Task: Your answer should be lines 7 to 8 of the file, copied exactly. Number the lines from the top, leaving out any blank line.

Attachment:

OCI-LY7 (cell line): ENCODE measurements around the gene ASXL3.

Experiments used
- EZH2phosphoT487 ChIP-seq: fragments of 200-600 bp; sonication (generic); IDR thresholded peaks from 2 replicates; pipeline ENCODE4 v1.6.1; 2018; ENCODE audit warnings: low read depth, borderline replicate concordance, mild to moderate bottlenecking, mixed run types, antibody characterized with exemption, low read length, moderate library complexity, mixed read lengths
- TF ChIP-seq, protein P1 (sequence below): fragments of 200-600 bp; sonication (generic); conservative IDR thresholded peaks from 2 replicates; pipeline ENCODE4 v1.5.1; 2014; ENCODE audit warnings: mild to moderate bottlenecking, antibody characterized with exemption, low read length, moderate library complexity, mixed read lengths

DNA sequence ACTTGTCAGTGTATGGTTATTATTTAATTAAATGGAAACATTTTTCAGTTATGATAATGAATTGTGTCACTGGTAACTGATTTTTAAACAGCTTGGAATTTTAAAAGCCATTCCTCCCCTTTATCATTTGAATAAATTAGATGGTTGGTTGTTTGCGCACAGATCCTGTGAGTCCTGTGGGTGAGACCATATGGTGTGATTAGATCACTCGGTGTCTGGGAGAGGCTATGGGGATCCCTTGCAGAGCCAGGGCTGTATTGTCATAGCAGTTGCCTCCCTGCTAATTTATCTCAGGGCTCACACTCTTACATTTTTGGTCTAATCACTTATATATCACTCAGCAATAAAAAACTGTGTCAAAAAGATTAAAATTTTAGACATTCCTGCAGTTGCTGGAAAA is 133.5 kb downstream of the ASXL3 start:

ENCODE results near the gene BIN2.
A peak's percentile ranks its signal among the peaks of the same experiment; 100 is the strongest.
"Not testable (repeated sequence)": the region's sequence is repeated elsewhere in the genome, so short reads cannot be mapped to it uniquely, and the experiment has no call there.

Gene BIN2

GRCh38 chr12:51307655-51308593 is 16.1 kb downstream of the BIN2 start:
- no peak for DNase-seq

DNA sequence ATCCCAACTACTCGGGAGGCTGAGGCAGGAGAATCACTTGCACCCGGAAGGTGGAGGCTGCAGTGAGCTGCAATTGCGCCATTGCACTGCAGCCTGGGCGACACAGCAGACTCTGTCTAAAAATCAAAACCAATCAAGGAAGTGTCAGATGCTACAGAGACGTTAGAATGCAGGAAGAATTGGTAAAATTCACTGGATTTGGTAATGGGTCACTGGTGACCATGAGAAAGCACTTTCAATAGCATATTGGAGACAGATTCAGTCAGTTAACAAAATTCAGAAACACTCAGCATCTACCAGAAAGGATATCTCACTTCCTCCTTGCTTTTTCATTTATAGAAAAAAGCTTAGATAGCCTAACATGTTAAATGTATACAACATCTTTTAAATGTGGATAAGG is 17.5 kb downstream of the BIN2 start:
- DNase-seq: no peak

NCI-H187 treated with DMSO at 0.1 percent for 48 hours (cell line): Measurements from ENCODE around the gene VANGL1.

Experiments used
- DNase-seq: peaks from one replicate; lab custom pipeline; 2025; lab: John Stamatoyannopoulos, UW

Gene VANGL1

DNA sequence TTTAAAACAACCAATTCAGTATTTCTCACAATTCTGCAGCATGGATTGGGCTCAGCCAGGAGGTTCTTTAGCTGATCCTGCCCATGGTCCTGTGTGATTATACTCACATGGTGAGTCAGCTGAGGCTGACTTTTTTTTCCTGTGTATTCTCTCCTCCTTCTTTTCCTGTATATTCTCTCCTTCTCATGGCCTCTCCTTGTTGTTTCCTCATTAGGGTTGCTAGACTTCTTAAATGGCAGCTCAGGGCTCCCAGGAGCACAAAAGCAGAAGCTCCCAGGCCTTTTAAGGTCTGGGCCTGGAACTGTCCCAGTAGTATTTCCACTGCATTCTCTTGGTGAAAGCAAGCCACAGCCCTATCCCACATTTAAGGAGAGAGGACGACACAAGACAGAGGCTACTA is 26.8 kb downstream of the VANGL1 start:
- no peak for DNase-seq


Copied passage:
A peak's percentile ranks its signal among the peaks of the same experiment; 100 is the strongest.
"Not testable (repeated sequence)": the region's sequence is repeated elsewhere in the genome, so short reads cannot be mapped to it uniquely, and the experiment has no call there.